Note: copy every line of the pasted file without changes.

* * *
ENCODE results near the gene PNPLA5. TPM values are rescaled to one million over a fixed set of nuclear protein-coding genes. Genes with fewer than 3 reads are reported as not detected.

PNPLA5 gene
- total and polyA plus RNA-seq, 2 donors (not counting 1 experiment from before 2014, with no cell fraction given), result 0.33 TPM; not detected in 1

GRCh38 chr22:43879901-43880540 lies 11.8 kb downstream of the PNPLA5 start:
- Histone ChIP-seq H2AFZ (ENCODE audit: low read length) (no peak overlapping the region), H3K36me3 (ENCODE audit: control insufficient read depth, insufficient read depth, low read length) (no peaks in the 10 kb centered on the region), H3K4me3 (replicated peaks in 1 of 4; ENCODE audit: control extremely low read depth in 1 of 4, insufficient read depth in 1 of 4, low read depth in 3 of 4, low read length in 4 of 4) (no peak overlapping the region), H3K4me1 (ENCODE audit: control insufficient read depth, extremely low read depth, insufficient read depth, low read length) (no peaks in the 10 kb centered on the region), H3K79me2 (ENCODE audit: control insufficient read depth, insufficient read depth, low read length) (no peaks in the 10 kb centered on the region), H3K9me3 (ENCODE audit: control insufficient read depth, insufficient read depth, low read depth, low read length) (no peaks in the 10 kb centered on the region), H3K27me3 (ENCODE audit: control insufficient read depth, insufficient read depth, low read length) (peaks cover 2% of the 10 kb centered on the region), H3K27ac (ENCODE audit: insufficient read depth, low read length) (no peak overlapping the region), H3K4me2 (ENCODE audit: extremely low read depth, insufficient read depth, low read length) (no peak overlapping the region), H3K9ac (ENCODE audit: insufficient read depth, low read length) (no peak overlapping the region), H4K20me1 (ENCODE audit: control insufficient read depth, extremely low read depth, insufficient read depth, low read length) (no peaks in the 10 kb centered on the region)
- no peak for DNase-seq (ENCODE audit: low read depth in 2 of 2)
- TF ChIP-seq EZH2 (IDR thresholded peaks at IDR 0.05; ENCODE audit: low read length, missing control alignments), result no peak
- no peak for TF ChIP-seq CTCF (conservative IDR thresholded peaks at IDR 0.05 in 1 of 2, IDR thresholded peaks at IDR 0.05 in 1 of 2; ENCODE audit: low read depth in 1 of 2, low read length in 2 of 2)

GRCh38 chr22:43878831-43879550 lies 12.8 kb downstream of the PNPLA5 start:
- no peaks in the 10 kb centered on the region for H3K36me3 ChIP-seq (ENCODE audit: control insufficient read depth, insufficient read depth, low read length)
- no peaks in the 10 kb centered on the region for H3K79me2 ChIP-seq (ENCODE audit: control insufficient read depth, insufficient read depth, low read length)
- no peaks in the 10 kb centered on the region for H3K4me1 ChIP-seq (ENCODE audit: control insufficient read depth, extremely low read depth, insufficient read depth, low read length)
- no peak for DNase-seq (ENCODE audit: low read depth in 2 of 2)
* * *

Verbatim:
ENCODE results near the gene PNPLA5. TPM values are rescaled to one million over a fixed set of nuclear protein-coding genes. Genes with fewer than 3 reads are reported as not detected.

PNPLA5 gene
- total and polyA plus RNA-seq, 2 donors (not counting 1 experiment from before 2014, with no cell fraction given), result 0.33 TPM; not detected in 1

GRCh38 chr22:43879901-43880540 lies 11.8 kb downstream of the PNPLA5 start:
- Histone ChIP-seq H2AFZ (ENCODE audit: low read length) (no peak overlapping the region), H3K36me3 (ENCODE audit: control insufficient read depth, insufficient read depth, low read length) (no peaks in the 10 kb centered on the region), H3K4me3 (replicated peaks in 1 of 4; ENCODE audit: control extremely low read depth in 1 of 4, insufficient read depth in 1 of 4, low read depth in 3 of 4, low read length in 4 of 4) (no peak overlapping the region), H3K4me1 (ENCODE audit: control insufficient read depth, extremely low read depth, insufficient read depth, low read length) (no peaks in the 10 kb centered on the region), H3K79me2 (ENCODE audit: control insufficient read depth, insufficient read depth, low read length) (no peaks in the 10 kb centered on the region), H3K9me3 (ENCODE audit: control insufficient read depth, insufficient read depth, low read depth, low read length) (no peaks in the 10 kb centered on the region), H3K27me3 (ENCODE audit: control insufficient read depth, insufficient read depth, low read length) (peaks cover 2% of the 10 kb centered on the region), H3K27ac (ENCODE audit: insufficient read depth, low read length) (no peak overlapping the region), H3K4me2 (ENCODE audit: extremely low read depth, insufficient read depth, low read length) (no peak overlapping the region), H3K9ac (ENCODE audit: insufficient read depth, low read length) (no peak overlapping the region), H4K20me1 (ENCODE audit: control insufficient read depth, extremely low read depth, insufficient read depth, low read length) (no peaks in the 10 kb centered on the region)
- no peak for DNase-seq (ENCODE audit: low read depth in 2 of 2)
- TF ChIP-seq EZH2 (IDR thresholded peaks at IDR 0.05; ENCODE audit: low read length, missing control alignments), result no peak
- no peak for TF ChIP-seq CTCF (conservative IDR thresholded peaks at IDR 0.05 in 1 of 2, IDR thresholded peaks at IDR 0.05 in 1 of 2; ENCODE audit: low read depth in 1 of 2, low read length in 2 of 2)

GRCh38 chr22:43878831-43879550 lies 12.8 kb downstream of the PNPLA5 start:
- no peaks in the 10 kb centered on the region for H3K36me3 ChIP-seq (ENCODE audit: control insufficient read depth, insufficient read depth, low read length)
- no peaks in the 10 kb centered on the region for H3K79me2 ChIP-seq (ENCODE audit: control insufficient read depth, insufficient read depth, low read length)
- no peaks in the 10 kb centered on the region for H3K4me1 ChIP-seq (ENCODE audit: control insufficient read depth, extremely low read depth, insufficient read depth, low read length)
- no peak for DNase-seq (ENCODE audit: low read depth in 2 of 2)